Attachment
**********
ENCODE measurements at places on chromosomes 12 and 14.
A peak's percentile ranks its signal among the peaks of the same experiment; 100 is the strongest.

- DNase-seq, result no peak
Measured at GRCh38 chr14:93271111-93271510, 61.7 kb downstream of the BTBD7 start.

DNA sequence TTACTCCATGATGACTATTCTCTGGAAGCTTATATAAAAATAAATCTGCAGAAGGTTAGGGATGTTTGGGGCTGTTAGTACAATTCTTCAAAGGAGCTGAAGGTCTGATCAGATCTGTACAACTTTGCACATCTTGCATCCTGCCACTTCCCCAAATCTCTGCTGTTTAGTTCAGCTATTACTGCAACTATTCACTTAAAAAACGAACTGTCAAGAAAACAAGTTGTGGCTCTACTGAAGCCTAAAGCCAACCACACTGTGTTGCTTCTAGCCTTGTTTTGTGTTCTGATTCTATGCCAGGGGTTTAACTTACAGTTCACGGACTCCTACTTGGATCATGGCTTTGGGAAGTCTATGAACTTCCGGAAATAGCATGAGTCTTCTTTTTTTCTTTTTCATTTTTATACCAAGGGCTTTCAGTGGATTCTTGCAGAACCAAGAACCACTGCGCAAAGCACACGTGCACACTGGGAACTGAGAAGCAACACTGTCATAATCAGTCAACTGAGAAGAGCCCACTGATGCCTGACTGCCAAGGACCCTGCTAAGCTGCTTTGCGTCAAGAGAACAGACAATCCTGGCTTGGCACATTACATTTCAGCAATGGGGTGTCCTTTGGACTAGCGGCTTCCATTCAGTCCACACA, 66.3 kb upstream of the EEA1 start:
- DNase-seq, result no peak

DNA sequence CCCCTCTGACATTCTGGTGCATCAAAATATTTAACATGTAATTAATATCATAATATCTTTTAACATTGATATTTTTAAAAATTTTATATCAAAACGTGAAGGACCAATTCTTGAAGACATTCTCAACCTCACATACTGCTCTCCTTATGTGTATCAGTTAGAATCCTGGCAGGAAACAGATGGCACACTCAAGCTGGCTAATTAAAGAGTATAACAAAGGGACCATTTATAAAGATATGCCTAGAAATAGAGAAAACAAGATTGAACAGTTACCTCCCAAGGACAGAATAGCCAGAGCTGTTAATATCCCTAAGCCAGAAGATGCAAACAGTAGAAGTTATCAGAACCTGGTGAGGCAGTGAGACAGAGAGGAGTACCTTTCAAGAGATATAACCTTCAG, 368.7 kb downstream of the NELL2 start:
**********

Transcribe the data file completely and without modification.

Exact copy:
ENCODE measurements at places on chromosomes 12 and 14.
A peak's percentile ranks its signal among the peaks of the same experiment; 100 is the strongest.

- DNase-seq, result no peak
Measured at GRCh38 chr14:93271111-93271510, 61.7 kb downstream of the BTBD7 start.

DNA sequence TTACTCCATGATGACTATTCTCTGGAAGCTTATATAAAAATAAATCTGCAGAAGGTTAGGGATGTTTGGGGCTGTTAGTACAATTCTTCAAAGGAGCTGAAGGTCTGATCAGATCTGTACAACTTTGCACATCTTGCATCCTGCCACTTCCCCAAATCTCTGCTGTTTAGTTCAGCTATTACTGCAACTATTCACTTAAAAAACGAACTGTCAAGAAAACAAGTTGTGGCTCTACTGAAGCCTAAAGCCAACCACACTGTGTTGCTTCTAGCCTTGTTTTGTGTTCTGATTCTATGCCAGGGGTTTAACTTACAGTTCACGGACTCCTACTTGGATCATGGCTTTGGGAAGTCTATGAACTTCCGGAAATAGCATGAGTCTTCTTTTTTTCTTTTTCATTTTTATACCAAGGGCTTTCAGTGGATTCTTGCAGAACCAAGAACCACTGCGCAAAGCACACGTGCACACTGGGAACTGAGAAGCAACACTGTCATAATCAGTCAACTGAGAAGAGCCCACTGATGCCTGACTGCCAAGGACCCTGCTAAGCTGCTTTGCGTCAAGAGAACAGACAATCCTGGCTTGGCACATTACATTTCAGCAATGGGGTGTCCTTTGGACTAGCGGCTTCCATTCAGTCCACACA, 66.3 kb upstream of the EEA1 start:
- DNase-seq, result no peak

DNA sequence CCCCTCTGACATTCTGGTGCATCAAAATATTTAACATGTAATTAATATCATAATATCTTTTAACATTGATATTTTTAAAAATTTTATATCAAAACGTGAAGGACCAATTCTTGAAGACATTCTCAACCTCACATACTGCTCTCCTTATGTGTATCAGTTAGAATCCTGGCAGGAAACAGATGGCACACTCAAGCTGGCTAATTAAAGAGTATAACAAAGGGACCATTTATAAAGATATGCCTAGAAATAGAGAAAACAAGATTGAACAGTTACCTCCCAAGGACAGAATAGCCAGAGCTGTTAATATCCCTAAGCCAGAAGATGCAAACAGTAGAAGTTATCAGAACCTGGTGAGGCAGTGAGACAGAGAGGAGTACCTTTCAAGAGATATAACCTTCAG, 368.7 kb downstream of the NELL2 start: